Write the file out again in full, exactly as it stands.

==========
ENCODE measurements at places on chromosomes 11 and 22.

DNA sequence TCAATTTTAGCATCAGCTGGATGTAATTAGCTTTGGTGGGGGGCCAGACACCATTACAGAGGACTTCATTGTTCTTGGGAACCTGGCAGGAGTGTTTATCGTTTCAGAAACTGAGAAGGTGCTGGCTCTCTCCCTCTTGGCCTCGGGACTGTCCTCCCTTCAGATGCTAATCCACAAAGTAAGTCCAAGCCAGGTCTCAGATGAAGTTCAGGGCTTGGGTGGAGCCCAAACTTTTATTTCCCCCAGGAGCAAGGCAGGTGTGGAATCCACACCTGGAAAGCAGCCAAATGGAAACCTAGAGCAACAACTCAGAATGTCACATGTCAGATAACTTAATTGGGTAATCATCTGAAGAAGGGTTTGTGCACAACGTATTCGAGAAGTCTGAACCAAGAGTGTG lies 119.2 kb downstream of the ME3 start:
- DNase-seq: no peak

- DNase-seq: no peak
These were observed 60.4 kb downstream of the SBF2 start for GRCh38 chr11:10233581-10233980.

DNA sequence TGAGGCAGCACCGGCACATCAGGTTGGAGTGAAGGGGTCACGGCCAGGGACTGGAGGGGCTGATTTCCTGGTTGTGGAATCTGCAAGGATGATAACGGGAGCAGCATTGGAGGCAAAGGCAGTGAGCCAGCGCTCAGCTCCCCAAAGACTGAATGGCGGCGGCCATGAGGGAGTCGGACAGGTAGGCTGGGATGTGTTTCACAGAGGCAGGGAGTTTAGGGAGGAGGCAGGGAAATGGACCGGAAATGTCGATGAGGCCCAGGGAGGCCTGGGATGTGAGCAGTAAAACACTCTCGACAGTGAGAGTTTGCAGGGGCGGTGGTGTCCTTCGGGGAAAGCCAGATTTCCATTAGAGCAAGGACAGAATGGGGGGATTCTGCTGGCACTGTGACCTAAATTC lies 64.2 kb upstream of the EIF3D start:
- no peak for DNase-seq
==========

ENCODE measurements at places on chromosomes 11 and 22.

DNA sequence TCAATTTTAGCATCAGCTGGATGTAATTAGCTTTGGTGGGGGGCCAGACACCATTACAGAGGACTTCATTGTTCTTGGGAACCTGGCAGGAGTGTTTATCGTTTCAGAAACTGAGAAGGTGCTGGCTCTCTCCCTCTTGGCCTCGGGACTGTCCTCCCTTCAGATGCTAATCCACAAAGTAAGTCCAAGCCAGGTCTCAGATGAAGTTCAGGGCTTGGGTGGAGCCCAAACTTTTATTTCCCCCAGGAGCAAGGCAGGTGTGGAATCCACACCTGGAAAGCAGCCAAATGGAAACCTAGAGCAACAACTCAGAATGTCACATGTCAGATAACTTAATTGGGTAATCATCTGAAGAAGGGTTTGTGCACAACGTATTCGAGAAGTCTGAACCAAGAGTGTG lies 119.2 kb downstream of the ME3 start:
- DNase-seq: no peak

- DNase-seq: no peak
These were observed 60.4 kb downstream of the SBF2 start for GRCh38 chr11:10233581-10233980.

DNA sequence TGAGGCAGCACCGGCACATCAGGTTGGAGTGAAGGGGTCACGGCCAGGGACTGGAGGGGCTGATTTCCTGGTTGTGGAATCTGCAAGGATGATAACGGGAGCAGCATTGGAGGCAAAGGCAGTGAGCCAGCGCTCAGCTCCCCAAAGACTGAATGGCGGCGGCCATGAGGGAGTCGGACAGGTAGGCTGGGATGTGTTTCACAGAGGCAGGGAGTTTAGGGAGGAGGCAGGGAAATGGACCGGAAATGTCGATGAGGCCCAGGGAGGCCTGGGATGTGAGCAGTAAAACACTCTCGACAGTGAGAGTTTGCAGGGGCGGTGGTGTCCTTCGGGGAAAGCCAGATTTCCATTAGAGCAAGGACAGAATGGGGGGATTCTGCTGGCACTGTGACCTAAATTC lies 64.2 kb upstream of the EIF3D start:
- no peak for DNase-seq